Tracking Transfusion Medicine
The scientific foundation and clinical approaches to blood banking have seen tremendous development in the past decade. IMT catches up on these developments and discusses the relevant advances in the field
Blood transfusions, today, are fairly routine and a crucial part of healthcare delivery, saving millions of lives every year. Blood banks contributed to several treatments involving both routines as well as emergency situations. Blood and its components are required for surgeries especially for treatments involving cancer patients, pregnant women, accident cases and other disasters like burn victims. “Blood is a scarce resource which is now available only through donors,” says Dr B Latha, Associate professor, Department of Transfusion medicine, Madras Medical College, Chennai.
The blood Banks have evolved over time. “Blood Bank has come a long way from being just a blood bank
wherein only whole blood was collected and issued, to a Blood Centre or Transfusion Medicine department with all the advanced modern technologies,” explains Dr Anand Deshpande, Consultant Transfusion Medicine &
Hematology, PD Hinduja National Hospital & MRC Mahim, Mumbai.
“Initially only whole blood was issued to the patients, now most of the blood centres are preparing 100 per cent blood components such as Packed Red Blood Cells (PRBC), Random Donor Platelets (RDPs), Fresh Frozen Plasma (FFP), Cryoprecipitate (Cryo) & issuing to different patients as per the clinical requirements. This has led to rational use of blood components optimizing the inventory and minimising the losses,” he further adds. Dr Latha further states, “Usually, one out of seven hospitalised patients require transfusion; so, rational use of blood components should be mandatory. However, at times miscommunication and inadequate information among clinical colleagues and transfusion medicine specialists leads to wastage.”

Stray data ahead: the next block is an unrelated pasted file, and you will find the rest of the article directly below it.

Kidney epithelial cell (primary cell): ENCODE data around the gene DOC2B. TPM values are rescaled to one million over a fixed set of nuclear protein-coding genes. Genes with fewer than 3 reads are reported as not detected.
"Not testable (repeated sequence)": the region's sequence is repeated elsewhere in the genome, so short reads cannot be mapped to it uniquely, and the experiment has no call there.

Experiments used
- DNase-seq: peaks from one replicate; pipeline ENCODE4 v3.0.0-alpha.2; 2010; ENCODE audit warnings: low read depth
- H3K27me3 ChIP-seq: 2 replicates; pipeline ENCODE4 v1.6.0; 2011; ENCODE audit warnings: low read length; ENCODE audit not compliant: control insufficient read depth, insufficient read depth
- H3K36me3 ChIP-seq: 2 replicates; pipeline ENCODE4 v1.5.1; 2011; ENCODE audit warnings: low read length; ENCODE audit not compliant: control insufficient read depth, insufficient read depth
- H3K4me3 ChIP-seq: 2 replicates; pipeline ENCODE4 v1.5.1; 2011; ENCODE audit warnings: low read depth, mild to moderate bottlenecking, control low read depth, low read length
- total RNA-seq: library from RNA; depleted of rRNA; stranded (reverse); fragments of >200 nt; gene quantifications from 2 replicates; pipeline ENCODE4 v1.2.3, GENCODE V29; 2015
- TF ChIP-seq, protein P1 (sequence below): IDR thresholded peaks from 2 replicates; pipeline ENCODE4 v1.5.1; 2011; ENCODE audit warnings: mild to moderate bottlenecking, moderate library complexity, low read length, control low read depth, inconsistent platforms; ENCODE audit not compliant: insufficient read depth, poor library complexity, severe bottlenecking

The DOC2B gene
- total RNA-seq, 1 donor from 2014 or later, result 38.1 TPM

“The importance of blood donation and appropriate use of this scarce resource should be clearly explained to public as well as clinical colleagues,” she says. According to government figures, there are more than 3108 blood banks across India, among which, 1101 are public and about 2007 in private domains, including those run by charitable trusts. Out of these, about 35 per cent blood banks are in the government sector, five per cent are run by Indian Red Cross Society (IRCS), about 20-25 per cent is run by NGOs and the rest are managed by corporates.
A recent study highlights the demand-supply gap in availability of blood and its components in India. A study called “National estimation blood requirement in India” was done by NACO and its partners to estimate the population need, clinical demand, supply and utilisation of blood in India. The study found that the quantum of blood needed to cater to the entire population was around 26.5 million units, of which medicine accounts for 39.9 per cent of all the need followed by surgery (25 per cent), obstetrics and gynaecology (O&G) (13.8 per cent) and paediatrics (21.3 per cent). Hence the blood transfusion services of the country need to collect